painting by Elizabeth Desiree Torbet
Here is a wonderful villanelle from the Irish poet Mary O’Donoghue:
MY DAUGHTER IN WINTER COSTUME
after John Storrs’ sculpture (1922)
She is sealed like a bomb in her anorak.
Her face is flushed fruit under the hood.
She’s already moving away. I want to call her back.
At nine in the morning the sky is blue-black.
I think of hard falls, split lips, her blood.
But she’s sealed like a bomb in her anorak,
and shouting to friends on the tarmac,
a yardful of children, a tide,a flood
already moving away. I want to call her back,
I’m faint, suddenly starved with the lack
of her,and determined that she should
know, all sealed like a bomb in her anorak.
Grip the wheel. Radio on.The yakety-yak
of today’s talking heads on How to Be Good.
The morning is moving away. I want to call her back.
This is what it’s like to be left slack,
the cord frayed like I knew it would.
She is sealed like a bomb in her anorak,
already moved away, and I can’t call her back.
© 2011, Mary O’Donoghue From: Shine On: Irish Writers for Shine Publisher: Dedalus Press, Dublin, 2011, 978-1-906614-47-8
Master of Calamarca, Angel with Arquebus
Here’s a poem by Emily Dickinson:
THE PAST is such a curious creature,
To look her in the face
A transport may reward us,
Or a disgrace.
Unarmed if any meet her, 5
I charge him, fly!
Her rusty ammunition
Might yet reply!
photo by Lydia McClintock
Here are the lyrics to a song by Jan Harmon. It is sung as a round, and was recorded by Libana:
Winter calls a clear horizon
Like the sea calls to the port
Like the sky calls to the desert
Like the love calls to the heart.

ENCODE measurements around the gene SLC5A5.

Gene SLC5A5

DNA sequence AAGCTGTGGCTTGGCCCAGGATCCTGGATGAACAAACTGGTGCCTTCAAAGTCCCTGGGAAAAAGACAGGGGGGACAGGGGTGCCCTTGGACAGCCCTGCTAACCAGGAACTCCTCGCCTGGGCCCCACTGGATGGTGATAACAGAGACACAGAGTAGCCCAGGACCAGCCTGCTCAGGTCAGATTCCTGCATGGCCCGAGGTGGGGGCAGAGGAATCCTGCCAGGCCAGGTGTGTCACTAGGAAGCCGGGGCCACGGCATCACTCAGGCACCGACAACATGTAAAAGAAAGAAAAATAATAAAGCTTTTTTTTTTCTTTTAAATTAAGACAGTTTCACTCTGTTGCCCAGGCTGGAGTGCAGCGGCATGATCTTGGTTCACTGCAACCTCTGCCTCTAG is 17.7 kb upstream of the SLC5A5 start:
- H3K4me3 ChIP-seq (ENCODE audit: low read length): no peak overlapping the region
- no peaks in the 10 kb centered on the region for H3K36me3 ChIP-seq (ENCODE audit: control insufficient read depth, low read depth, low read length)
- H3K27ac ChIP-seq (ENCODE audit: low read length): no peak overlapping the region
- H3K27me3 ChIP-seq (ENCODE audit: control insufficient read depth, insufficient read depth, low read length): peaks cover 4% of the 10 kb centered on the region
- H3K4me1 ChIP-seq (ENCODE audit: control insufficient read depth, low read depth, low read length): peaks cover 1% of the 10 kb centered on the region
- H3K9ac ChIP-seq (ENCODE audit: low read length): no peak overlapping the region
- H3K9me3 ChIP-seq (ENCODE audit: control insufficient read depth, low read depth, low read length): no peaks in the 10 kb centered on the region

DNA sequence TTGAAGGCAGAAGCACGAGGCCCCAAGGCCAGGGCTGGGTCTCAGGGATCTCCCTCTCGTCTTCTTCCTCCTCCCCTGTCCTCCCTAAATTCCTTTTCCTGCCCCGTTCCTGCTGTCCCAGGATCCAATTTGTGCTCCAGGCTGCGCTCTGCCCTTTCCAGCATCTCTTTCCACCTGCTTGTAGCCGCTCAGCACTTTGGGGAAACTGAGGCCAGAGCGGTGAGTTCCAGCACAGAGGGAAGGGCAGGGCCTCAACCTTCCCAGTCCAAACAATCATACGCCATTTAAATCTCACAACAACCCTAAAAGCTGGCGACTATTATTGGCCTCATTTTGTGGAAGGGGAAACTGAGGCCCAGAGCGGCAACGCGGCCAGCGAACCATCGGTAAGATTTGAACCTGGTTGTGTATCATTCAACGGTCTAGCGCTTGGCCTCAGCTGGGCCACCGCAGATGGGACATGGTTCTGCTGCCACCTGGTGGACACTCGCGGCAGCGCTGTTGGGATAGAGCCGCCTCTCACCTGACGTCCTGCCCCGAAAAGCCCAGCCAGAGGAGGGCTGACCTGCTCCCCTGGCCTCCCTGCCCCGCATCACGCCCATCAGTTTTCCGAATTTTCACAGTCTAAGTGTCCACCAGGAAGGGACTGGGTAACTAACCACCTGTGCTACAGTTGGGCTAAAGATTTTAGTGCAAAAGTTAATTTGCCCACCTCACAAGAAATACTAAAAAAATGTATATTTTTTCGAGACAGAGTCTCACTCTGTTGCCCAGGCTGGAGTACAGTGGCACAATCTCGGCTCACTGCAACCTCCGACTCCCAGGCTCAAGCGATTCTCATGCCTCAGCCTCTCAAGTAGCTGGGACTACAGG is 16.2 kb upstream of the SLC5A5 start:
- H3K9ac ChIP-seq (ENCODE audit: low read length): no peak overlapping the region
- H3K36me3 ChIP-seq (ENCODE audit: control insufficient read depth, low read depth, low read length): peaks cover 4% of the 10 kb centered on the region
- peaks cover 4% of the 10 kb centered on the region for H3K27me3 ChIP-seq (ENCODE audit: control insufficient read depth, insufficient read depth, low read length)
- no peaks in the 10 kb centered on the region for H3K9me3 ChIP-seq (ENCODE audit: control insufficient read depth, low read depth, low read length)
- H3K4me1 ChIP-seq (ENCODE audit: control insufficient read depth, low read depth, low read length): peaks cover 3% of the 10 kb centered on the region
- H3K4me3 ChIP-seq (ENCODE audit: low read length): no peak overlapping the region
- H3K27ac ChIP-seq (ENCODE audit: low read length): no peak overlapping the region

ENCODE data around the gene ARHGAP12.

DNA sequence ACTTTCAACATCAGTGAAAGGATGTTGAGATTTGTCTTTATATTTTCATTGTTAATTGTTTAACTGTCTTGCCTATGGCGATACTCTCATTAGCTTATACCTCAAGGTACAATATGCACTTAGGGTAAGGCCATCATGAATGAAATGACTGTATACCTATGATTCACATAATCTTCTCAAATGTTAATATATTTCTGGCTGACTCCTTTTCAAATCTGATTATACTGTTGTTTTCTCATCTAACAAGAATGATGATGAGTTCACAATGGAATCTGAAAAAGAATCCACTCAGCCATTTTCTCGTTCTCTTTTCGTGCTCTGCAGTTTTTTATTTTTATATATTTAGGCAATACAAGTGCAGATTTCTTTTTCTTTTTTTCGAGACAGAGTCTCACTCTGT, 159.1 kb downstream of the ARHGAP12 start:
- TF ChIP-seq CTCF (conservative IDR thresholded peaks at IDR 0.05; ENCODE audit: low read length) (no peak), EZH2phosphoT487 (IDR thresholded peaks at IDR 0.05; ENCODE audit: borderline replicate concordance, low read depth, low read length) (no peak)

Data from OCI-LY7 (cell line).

Here is a poem I wrote fourteen years ago:
Stray page found in the bottom of the trunk
Brittle yellow paper
rattles in my hand.
Song about the roadway
tarnished by the land
where heat meets sand;
I cannot find the shaper.
Writing’s like a window
roiling with dull sheen.
Watching at the threshold,
child I might have been
bends her back to glean
footmarks from the shadow.
Woodworker and learner
scallop, shred and shrink
sawdust, resin, russet,
weary eyes that blink,
leading me to think
better of the sterner.
Stumbling on the shaper,
not the one I seek,
sharpens breath to shorter,
eyebrows rise to peak,
gulping as I speak
words from yellowed paper.
I am a dog lover, but this really happened at the home of a friend who was dog-sitting.
It was so ludicrous, I didn’t know whether to laugh or cry:
I didn’t know the
old and blind as he was,
would bite me. And not on my heel, but
He gnawed with his sharp canines
on that thin skin barely
covering the veins and tendons.
So few nerves there
that at first I thought
he was just sniffing me
in a calm speculative way.
Then the shock of pain and blood!
So sorry I wore loafers,
And right at April’s end,
when I yearned to crunch along
in the woods.
Now it commands my attention
with reproachful throbbing.
Here’s a poem by Adrienne Rich:
If I’ve reached for your lines ( I have)
like letters from the dead that stir the nerves
Dowsed you for a springhead
to water my thirst
Dug into my compost skeletons and petals
you surely meant to catch the light:
At work in my wormeaten wormwood-raftered
have I a plea?
If I’ve touched your finger
with a ravenous tongue
licked from your palm a rift of salt
If I’ve dreamt or thought you
a pack of blood fresh-drawn
hanging darkred from a hook
higher than my heart
( you who understand transfusion)
where else should I appeal?
A pilot light lies low
while the gas jets sleep
( a cat getting toed from stove
Into nocturnal ice)
language uncommon and agile as truth
melts down the most intractable silence
A lighthouse keeper’s ethics:
you tend for all or none
For this you might set your furniture on fire
a this we have blundered over
as if the lamp could be shut off at will
Rescue denied for some
and still a lighthouse be.
A potpourri of emotions
To Every Thing There Is A Season
.....and nurturing my soul
Reading, writing, and ruling on the written word
Encouraging Words from Page and Stage
food for the body; food for the soul
connecting the dots of my life
The Greater Garden of Nature
About fantastical places and other stuff
Consult the genius of the place
Enjoy the good things in life ~ you can always clean tomorrow!
Living the second part of the sentence
Random thoughts, life lessons, hopes and dreams
we do what we like and we like what we do
The world is a book, and those who do not travel read only a page. - Saint Augustine
Life in progress